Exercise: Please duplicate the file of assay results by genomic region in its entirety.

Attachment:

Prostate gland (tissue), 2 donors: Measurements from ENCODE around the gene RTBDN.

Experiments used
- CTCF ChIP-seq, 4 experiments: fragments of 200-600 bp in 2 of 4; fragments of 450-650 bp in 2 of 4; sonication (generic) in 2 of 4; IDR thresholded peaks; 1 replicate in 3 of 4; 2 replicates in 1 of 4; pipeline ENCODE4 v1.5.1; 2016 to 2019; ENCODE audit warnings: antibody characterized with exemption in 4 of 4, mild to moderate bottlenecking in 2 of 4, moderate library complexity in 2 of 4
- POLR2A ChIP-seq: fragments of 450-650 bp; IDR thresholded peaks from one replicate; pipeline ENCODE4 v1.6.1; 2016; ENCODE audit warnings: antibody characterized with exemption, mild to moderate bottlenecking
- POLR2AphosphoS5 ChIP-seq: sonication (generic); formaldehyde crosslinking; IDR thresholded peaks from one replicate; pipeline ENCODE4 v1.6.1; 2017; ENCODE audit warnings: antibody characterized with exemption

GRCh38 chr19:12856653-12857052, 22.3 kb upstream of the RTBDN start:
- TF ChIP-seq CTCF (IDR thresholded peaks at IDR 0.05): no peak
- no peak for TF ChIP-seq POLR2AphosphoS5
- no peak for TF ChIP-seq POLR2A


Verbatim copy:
Prostate gland (tissue), 2 donors: Measurements from ENCODE around the gene RTBDN.

Experiments used
- CTCF ChIP-seq, 4 experiments: fragments of 200-600 bp in 2 of 4; fragments of 450-650 bp in 2 of 4; sonication (generic) in 2 of 4; IDR thresholded peaks; 1 replicate in 3 of 4; 2 replicates in 1 of 4; pipeline ENCODE4 v1.5.1; 2016 to 2019; ENCODE audit warnings: antibody characterized with exemption in 4 of 4, mild to moderate bottlenecking in 2 of 4, moderate library complexity in 2 of 4
- POLR2A ChIP-seq: fragments of 450-650 bp; IDR thresholded peaks from one replicate; pipeline ENCODE4 v1.6.1; 2016; ENCODE audit warnings: antibody characterized with exemption, mild to moderate bottlenecking
- POLR2AphosphoS5 ChIP-seq: sonication (generic); formaldehyde crosslinking; IDR thresholded peaks from one replicate; pipeline ENCODE4 v1.6.1; 2017; ENCODE audit warnings: antibody characterized with exemption

GRCh38 chr19:12856653-12857052, 22.3 kb upstream of the RTBDN start:
- TF ChIP-seq CTCF (IDR thresholded peaks at IDR 0.05): no peak
- no peak for TF ChIP-seq POLR2AphosphoS5
- no peak for TF ChIP-seq POLR2A